The president begins his health care backpedal

If you watched President Obama’s press conference today, you probably noticed the fumbling and stumbling that occurred while trying to answer Jake Tapper’s question about yesterday’s health care report, which shows that costs will rise under Obamacare, not fall. If you didn’t see the answer, I’ve included it below. Here is Tapper’s question:

On health care reform, this is six months since health care passed.  You pledged, A, that you would bend the cost curve, and, B, that Democrats would be able to campaign on this.  And CMS reported yesterday that the cost curve is actually bending up:  from 6.1 percent to 6.3 percent post-health care legislation.  And the only Democrats I’ve seen talking about health care legislation are running TV ads saying that they voted against it.

The president’s response:

If after watching this you’re now sitting there scratching your head, you’re not alone. The Associated Press did a fact check of Obama’s statements and found some inconsistencies with past claims. Read the story and you’ll find some doozies.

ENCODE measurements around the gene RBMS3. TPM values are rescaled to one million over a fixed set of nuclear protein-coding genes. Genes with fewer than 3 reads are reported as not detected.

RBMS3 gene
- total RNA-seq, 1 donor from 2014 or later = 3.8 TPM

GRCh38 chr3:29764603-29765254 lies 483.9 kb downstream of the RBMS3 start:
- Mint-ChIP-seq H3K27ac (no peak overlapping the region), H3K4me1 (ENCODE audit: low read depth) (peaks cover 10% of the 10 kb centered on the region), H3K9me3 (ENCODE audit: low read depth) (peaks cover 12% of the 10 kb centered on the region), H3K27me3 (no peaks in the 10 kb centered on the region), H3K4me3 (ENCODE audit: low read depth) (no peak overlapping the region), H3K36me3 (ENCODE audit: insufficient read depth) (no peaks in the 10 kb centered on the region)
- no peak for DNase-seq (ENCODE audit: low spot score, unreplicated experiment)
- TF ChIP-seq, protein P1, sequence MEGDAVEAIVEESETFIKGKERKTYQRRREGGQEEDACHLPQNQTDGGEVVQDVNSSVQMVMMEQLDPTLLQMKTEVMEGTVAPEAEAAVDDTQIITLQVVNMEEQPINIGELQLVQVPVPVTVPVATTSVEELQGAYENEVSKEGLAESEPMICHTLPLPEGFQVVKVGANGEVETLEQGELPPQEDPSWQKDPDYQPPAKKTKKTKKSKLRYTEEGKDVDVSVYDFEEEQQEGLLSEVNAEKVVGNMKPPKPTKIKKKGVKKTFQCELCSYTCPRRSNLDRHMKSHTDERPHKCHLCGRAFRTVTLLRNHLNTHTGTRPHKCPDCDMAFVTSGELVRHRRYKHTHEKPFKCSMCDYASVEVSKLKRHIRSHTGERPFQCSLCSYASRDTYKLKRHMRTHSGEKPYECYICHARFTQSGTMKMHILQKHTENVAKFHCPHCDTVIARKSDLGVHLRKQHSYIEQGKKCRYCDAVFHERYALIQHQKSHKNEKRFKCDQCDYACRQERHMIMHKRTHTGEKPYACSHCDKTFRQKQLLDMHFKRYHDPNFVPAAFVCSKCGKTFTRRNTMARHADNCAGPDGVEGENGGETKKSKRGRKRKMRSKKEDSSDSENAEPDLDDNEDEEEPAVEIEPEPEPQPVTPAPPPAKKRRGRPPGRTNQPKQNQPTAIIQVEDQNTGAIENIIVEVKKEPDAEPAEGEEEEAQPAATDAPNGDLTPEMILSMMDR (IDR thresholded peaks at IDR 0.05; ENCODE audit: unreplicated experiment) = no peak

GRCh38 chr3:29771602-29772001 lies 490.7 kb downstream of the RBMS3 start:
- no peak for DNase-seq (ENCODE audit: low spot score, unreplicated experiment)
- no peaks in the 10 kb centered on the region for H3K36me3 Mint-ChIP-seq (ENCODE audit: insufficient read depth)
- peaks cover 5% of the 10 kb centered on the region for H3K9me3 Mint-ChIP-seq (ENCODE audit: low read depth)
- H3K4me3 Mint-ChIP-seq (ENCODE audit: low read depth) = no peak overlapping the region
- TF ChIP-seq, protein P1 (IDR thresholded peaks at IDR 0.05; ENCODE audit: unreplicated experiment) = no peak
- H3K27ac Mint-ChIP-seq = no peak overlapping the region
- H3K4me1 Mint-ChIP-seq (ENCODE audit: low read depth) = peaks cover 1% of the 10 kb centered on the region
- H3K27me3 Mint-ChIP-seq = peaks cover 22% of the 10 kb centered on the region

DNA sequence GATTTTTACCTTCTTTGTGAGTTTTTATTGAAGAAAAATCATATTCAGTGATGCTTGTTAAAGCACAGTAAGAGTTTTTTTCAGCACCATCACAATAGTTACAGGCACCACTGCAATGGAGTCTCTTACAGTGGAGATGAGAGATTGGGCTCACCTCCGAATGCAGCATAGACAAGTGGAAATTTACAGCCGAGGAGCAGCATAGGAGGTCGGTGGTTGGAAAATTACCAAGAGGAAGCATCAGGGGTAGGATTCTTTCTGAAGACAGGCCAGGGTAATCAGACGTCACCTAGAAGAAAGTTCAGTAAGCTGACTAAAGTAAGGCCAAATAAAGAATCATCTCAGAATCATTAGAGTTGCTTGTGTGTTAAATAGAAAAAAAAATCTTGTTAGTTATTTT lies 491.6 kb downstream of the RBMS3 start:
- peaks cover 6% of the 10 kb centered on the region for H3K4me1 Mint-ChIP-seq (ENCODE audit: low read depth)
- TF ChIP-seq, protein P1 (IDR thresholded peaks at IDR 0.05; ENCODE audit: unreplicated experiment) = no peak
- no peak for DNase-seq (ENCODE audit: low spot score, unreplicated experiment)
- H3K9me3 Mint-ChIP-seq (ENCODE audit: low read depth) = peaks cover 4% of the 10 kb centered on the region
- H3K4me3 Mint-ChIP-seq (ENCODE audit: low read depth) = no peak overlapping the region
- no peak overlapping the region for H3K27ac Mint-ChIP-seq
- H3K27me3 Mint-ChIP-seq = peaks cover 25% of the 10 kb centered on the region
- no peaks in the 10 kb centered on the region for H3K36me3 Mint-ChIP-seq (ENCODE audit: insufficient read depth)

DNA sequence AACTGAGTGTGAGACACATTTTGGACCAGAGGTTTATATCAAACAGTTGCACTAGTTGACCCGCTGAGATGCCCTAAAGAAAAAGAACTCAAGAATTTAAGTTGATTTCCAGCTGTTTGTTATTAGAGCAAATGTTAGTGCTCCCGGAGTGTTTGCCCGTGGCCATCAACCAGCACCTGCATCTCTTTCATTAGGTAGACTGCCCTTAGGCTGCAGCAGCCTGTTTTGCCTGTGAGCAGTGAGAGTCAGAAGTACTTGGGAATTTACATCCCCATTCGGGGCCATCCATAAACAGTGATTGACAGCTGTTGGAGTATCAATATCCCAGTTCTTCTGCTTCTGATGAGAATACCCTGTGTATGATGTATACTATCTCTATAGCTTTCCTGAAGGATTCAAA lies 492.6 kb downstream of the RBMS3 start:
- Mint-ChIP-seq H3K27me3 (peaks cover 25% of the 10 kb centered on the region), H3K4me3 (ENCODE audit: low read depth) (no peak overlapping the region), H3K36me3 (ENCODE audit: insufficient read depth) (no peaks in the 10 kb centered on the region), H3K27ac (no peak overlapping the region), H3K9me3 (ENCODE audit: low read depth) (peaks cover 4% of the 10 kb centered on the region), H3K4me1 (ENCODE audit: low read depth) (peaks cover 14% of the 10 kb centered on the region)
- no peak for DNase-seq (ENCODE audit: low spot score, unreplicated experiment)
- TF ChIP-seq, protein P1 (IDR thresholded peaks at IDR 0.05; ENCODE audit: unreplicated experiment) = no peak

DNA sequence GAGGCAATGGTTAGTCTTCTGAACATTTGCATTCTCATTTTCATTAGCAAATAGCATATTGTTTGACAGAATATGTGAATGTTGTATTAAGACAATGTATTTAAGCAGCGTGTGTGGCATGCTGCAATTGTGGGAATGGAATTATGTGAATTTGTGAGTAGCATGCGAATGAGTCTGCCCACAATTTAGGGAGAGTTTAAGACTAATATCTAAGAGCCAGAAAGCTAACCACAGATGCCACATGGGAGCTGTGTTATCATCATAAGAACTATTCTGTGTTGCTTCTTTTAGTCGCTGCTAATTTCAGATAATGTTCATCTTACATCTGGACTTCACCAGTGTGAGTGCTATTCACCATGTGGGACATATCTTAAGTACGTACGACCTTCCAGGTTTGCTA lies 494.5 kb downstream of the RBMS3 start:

Regarding the government’s new report, yesterday I had a chance to talk with former Congressional Budget Office director, and current president of the American Action Forum, Doug Holtz-Eakin. In his opinion, that report is good news for critics because it enhances their credibility. Smart people like Doug have been forecasting numbers like these for a while.

Doug also gave me a refresher on how CBO scoring works. CBO scores (you know, the ones Obama touted as gospel that said this bill would reduce deficits) have to be taken with a grain of salt. See, when the CBO is scoring a bill, it can’t take into account history, the people making the promises, or what common sense tells it. So if a bill (such as Obamacare) promises to make drastic, yet undeliverable, cuts in a program in two years, the CBO MUST consider that as fact and factor that into the bill’s score.

As Doug explained: “I like to think of this as CBO being in the position of pricing Congressional fantasies and precluded from pointing out reality.”

Translation: as more numbers are released, we should expect more “fact-checked” press conferences.

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